Singaporean Shubigi Rao’s entry, the interactive installation “Pulp: A Short Biography Of The Banished Book. Vol.1: Written in the Margins (2014-2016)”, explores the phenomena of the destruction of books and libraries. And Malaysian artist, Au Sow Yee’s work uses field and archival research to investigate the “golden era of the Sinophonic film industry, which flourished in the 1950s and ‘60s across Southeast Asia, Hong Kong and Taiwan.” Au Sow Yee’s “The Kris Project” is a cinematic “project series in progress.” Not surprisingly, Au Sow Yee told CoBo Social last year that: “When I was in high school, we had to write articles about what our ambitions were. I wrote that I wanted to be an historian.”
#3 Japanese artists continue to successfully wrestle with their identity
Japanese artists continue to successfully wrestle with their identity with two very different armies connecting their work in the Signature Art Prize 2018’s final fifteen: the writer Yukio Mishima’s militia, and the American army who are based in Okinawa.
Yuichiro Tamura, known for his road movie “Nightless” that’s entirely made up of images from Google Street View, is represented at the Signature Art Prize 2018 by his “Milky Bay.” It’s a sprawling investigative exploration of the body and Yukio Mishima’s work, a Japanese writer whose biography is more compelling than most works of fiction.
The artwork includes video, concrete sculptures, three silkscreened billiard tables—set up in the installation’s “Semen’s Club”—and found objects. It explores the writer’s obsession with his physique, and military might. The bodybuilder founded the right-wing Tatenokai militia in 1968. The group’s failed coup in 1970 led Mishima to commit ritual suicide, a stunning final act of body modification that Yuichiro Tamura work touches upon repeatedly.
Chikako Yamashiro’s sense of Okinawan identity manifests in the “provocative, haunting” piece “Mud man.” The artist, who works in photography, performance, and film, “dramatizes the lesser-known aspects of Okinawa’s contemporary reality.” This video work was partly inspired by a peaceful protest in her native Okinawa against the American army’s continued presence there.
#4 Not all APB Foundation Signature Art Prize 2018 finalists’ work needs to be polished
South Korean artist Bae Young-whan’s work “Abstract verb—can you remember?” has the polish of an immersive music video—while also recalling the Korean horror movie The Wailing. Taiwanese artist Fang Wen-wei, on the other hand, has all his tools and materials scattered around his installation, “Republic of Rubber Tape.”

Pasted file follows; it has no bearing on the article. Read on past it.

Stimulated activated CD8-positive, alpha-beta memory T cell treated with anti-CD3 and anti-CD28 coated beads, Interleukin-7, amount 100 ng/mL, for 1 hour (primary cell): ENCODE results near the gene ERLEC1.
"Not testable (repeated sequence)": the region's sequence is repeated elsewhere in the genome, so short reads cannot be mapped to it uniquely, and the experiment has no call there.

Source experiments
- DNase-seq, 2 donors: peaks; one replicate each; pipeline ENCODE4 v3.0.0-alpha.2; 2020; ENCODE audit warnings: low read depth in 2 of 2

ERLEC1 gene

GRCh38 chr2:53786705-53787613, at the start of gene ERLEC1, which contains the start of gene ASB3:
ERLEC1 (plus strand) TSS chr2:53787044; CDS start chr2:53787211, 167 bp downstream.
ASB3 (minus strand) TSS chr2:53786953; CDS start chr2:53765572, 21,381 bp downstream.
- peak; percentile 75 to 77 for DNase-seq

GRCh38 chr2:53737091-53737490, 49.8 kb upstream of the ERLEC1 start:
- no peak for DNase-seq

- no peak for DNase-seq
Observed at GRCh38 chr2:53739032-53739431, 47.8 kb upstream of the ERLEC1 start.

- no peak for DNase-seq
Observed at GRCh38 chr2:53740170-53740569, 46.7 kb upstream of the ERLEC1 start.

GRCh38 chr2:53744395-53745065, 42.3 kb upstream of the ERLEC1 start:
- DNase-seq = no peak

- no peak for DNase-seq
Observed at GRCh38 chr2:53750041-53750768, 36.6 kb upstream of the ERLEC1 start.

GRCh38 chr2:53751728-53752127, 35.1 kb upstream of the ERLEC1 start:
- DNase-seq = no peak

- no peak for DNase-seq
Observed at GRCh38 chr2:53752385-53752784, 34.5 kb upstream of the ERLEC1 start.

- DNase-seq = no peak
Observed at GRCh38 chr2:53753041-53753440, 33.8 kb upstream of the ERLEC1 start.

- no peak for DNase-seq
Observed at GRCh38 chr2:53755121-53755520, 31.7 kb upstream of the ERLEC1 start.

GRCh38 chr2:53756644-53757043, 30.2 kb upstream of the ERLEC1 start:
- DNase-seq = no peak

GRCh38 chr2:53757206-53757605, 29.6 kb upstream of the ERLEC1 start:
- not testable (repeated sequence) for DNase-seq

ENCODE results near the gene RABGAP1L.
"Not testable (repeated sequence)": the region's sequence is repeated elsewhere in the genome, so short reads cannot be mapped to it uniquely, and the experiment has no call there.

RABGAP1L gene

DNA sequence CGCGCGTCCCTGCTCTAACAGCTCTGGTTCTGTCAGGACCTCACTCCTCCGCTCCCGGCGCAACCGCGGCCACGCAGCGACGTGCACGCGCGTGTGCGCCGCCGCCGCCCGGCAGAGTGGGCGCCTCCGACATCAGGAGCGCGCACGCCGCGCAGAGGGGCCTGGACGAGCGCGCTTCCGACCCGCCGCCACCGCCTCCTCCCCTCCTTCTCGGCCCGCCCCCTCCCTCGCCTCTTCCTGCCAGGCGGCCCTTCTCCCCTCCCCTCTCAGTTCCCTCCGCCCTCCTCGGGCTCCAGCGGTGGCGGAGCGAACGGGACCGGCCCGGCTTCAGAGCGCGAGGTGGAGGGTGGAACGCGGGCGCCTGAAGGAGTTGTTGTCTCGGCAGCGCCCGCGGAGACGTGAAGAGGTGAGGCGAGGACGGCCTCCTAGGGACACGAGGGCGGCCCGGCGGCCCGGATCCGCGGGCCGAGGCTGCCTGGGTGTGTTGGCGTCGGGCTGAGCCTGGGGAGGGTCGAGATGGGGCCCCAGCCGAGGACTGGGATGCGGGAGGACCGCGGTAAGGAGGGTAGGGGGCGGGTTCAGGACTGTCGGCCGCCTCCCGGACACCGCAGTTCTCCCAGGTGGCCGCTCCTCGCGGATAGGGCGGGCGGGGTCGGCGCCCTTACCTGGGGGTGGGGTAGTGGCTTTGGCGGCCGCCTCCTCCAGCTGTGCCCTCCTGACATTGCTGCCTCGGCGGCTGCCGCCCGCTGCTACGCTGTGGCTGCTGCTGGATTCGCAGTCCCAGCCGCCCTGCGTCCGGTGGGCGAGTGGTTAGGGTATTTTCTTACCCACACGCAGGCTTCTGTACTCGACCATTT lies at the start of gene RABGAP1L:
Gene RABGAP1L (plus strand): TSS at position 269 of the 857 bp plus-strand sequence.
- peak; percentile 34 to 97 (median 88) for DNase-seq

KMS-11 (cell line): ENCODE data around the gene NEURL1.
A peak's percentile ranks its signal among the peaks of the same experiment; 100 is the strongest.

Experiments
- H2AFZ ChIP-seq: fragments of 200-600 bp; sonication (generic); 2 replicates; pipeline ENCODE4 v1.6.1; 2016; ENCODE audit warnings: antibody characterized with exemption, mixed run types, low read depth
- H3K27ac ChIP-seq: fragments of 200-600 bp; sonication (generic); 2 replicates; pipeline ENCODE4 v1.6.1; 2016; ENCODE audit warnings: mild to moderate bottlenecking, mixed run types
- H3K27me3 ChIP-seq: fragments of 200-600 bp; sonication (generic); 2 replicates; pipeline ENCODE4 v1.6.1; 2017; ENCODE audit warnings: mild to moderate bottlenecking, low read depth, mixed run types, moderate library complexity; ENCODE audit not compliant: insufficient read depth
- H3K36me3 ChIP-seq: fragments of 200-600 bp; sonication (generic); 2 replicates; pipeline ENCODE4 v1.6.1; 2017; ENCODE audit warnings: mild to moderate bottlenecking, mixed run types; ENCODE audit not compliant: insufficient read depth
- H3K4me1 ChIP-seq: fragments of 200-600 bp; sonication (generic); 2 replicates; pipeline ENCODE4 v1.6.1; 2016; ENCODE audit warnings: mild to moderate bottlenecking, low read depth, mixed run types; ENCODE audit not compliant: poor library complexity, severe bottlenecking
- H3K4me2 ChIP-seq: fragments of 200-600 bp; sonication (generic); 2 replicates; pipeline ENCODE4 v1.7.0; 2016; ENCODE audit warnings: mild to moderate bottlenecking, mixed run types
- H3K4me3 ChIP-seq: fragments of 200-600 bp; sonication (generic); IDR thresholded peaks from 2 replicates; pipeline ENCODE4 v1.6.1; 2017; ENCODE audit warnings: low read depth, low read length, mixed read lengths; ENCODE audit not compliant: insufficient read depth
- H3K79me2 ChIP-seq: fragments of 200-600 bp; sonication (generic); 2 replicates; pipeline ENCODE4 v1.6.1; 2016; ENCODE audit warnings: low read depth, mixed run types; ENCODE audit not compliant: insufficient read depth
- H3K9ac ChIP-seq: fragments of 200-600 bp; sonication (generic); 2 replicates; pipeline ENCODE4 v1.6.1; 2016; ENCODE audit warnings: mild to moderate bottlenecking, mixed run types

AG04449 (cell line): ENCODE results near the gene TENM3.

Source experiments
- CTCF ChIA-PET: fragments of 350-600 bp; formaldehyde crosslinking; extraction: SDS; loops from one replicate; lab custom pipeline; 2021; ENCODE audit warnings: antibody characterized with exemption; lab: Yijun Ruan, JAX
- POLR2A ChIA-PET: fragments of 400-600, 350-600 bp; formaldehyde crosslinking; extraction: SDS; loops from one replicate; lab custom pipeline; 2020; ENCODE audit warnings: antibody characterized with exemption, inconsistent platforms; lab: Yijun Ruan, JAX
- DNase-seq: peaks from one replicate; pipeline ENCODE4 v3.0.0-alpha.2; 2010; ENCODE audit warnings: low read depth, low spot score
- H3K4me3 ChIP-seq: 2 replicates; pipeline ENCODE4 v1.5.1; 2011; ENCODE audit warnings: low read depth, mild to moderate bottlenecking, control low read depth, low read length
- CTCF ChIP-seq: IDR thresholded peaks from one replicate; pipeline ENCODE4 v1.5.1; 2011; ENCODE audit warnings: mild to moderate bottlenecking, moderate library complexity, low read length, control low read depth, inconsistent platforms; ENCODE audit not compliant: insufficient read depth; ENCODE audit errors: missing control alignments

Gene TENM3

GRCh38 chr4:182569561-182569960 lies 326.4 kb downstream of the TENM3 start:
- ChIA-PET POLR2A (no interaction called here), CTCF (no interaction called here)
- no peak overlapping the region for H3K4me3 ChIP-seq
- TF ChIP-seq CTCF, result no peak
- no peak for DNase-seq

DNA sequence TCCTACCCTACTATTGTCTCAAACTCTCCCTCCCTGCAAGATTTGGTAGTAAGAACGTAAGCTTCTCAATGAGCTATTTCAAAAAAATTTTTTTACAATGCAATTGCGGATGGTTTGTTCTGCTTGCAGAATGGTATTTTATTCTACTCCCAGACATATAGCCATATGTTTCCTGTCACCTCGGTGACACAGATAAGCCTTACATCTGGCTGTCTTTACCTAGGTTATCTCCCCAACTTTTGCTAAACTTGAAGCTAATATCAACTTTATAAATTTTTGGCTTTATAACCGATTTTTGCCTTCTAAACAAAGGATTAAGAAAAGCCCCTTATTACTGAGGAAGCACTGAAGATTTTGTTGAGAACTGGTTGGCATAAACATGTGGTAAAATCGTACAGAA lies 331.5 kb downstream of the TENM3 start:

“This artwork is like a country…one that’s inside me,” Fang Wen-wei tells us. His “Republic of Rubber Tape” is ramshackle and transitory—not unlike our memories. “Memory is strange. It’s not just about past experience. It’s how we remember it,” the artist adds.
“If you talk to people about the same event, they always retell it from a different side,” Fang Wen-wei continues. His “Republic of Rubber Tape” is like that—a retelling of the memories of his childhood spent in Brunei that touches on themes of nationality, migration, and mobility.
“Republic of Rubber Tape” is a country that doesn’t connect with the outside—there’s a line that separates the inside and outside. If Brunei is in there, it’s when I start building the structure. Afterward, it’s much more about the materials and the lines. It’s a very visual art piece,” the artist adds.
In and around Fang Wen-wei’s “Republic of Rubber Tape” are those tools in plastic containers and roll after roll of tape hanging or laid where the borders it was used to make meet. Each time he remakes the work for another show it’s slightly different. “Each time, it’s getting bigger and larger, and longer,” he laughs.
The Chiang Mai-based Thai artist Thasnai Sethaseree also contributes a wildly colorful piece, “Untitled (Hua Lamphong).” The vibrant collage, which overlays colored streamers onto monks’ robes against a backdrop of Thai architecture and texts of the new Thai constitution alludes to the country’s recent history.
#5 The Signature Art Prize 2018 shows there’s strength in numbers
An interplay of personalities can help creative projects. The Signature Art Prize 2018 is a reminder of that. Four out of the 15 finalists are couples or collectives. Besides The Propeller Group and Leung Chi Wo and Sara Wong, there are Club Ate, and the Mata Aho Collective.
Club Ate are two Filipino-Australian artists—Bhenji Ra and Justin Shoulder. Their single-channel video work, “Ex Nilalang,” is in fact, a video trilogy starring a crooning succubus—played by Filipino performer Jai Jai—a story about mermaids, one of whom is Bhenji Ra, and a wandering “ancestral jeepney spirit” that’s part Godzilla, part Wall-E.
The Mata Aho Collective from New Zealand contribute a “sweeping, dramatic” piece called “Kaokao #1.” The group of four Maori women—Erena Baker, Sarah Hudson, Bridget Reweti, and Terri Te Tau—produce large-scale works, like “Kaokao #1,” that comment “on the complexity of Maori lives.” The work, that is layered like a bird’s wing and contains motifs that reference both the military and childbirth, is made from hi-visibility industrial material. It was first shown at Wellington’s Toi Poneke Arts Centre in 2014.